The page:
Things, of course, got complicated. It would have taken months to get the approvals needed to pull names out of the data and approach people, and he was impatient to get started. So, in the spring of 2007, he held a meeting with a few social workers and emergency-room doctors from hospitals around the city. He showed them the cost statistics and use patterns of the most expensive one per cent. “These are the people I want to help you with,” he said. He asked for assistance reaching them. “Introduce me to your worst-of-the-worst patients,” he said.
They did. Then he got permission to look up the patients’ data to confirm where they were on his cost map. “For all the stupid, expensive, predictive-modelling software that the big venders sell,” he says, “you just ask the doctors, ‘Who are your most difficult patients?,’ and they can identify them.”
A quick hat-tip from ACEP weekend review:
Based on comments from ACEP and others, the Joint Commission is taking another look at its National Patient Safety Goal requiring medication reconciliation by emergency physicians. This goal will not be scored during reviews until at least July 2011, when revised language should be in place.
Some sanity exists in this world.
I found this article interesting, particularly from the eye of a statistician. Particularly since some of the same problems that results for “meta-analysis” studies are actually reflected in this articles, which deals with the aggregation of Video Game reviews. In many ways, we see that the problems are similar to the weakness in a meta-analysis study. Namely, different studies (or in this case, reviewers) have different purposes and designs to how they evaluate something, and trying to put them all together in a nice simple number is just, well, too simplifying.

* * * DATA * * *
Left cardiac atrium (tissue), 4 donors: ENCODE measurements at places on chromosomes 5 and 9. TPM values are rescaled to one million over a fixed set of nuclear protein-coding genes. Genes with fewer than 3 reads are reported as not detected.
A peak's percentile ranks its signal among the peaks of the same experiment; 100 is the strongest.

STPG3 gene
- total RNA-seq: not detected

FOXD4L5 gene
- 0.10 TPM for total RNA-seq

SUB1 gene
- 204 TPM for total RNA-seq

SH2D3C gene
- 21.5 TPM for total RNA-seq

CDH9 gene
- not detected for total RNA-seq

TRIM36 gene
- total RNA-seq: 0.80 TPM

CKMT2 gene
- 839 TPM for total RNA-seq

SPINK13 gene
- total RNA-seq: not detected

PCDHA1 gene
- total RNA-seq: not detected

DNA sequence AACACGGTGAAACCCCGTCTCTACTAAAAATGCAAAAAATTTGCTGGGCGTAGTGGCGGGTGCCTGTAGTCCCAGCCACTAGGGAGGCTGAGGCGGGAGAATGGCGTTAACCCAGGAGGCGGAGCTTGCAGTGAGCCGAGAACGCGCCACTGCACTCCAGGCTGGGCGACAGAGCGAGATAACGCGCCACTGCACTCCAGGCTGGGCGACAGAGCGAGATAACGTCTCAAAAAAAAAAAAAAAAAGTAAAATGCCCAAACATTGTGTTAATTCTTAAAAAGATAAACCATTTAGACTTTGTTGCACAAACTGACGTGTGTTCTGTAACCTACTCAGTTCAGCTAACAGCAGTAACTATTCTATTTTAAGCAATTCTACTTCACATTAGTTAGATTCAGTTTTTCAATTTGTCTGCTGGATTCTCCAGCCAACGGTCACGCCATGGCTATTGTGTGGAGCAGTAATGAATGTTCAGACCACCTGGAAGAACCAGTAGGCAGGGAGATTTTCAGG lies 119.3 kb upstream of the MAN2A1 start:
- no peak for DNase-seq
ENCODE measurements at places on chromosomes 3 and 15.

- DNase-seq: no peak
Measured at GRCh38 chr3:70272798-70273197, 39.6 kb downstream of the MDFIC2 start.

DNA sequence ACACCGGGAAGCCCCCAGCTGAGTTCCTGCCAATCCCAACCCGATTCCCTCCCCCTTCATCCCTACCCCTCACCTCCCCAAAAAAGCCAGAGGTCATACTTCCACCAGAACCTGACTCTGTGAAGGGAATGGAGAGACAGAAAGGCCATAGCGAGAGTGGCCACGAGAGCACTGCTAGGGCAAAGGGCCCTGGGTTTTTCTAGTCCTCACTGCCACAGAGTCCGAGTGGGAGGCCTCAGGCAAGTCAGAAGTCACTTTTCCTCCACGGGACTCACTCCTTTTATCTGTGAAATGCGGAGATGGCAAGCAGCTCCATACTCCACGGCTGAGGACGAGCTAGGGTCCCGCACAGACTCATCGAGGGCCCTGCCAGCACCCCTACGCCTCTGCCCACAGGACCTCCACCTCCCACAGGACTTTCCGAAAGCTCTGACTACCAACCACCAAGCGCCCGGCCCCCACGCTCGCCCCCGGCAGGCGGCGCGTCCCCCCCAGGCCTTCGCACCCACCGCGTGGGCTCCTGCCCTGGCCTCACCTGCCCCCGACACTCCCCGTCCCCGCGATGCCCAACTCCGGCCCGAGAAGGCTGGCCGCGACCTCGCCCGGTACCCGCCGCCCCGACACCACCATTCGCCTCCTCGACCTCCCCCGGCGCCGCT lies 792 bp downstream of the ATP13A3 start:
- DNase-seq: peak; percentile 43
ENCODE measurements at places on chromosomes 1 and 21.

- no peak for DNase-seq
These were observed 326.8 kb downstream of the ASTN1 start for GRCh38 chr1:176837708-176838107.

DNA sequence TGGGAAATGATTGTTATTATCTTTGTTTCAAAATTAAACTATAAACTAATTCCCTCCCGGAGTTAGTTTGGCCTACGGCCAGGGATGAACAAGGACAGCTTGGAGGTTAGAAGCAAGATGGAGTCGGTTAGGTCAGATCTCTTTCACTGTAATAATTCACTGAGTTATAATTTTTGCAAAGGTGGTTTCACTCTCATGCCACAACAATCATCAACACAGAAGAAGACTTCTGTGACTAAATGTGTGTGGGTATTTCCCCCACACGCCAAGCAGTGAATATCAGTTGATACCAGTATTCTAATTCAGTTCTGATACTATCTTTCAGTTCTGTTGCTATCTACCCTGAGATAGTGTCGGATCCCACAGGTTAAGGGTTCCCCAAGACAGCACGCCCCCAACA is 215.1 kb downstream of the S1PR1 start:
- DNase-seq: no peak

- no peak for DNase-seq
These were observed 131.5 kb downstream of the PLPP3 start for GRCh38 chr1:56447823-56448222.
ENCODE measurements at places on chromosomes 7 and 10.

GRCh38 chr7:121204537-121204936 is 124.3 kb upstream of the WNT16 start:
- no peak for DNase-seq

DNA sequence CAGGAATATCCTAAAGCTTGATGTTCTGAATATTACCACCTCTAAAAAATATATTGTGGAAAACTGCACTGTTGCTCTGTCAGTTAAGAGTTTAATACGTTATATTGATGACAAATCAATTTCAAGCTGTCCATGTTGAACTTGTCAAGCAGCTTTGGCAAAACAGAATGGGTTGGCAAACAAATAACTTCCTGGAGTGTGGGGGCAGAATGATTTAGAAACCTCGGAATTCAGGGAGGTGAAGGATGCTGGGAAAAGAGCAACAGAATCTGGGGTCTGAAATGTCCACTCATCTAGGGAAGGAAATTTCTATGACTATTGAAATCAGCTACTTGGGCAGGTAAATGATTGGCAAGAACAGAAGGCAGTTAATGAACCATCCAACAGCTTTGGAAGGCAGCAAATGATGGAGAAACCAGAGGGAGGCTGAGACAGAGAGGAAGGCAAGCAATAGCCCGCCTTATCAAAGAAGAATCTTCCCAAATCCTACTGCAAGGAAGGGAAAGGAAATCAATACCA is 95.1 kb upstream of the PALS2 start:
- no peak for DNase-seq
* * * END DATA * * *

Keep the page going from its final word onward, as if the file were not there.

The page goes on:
Linked below for reference.
The world of game reviews is often difficult to navigate. Everyone uses different scores, and a large emphasis is placed on the single score given to games by Metacritic, a review-aggregation site. Metacritic uses a scale of 1 to 100 for reviews, a figure calculated by averaging multiple scores. What comes out after that averaging is seen as something akin to a gold standard for judging the quality of a game. Weve been asked numerous times why were not included in the game rankings given by Metacritic: our reviews arent linked from the site, and were not included in the final uber-score. Thats by design.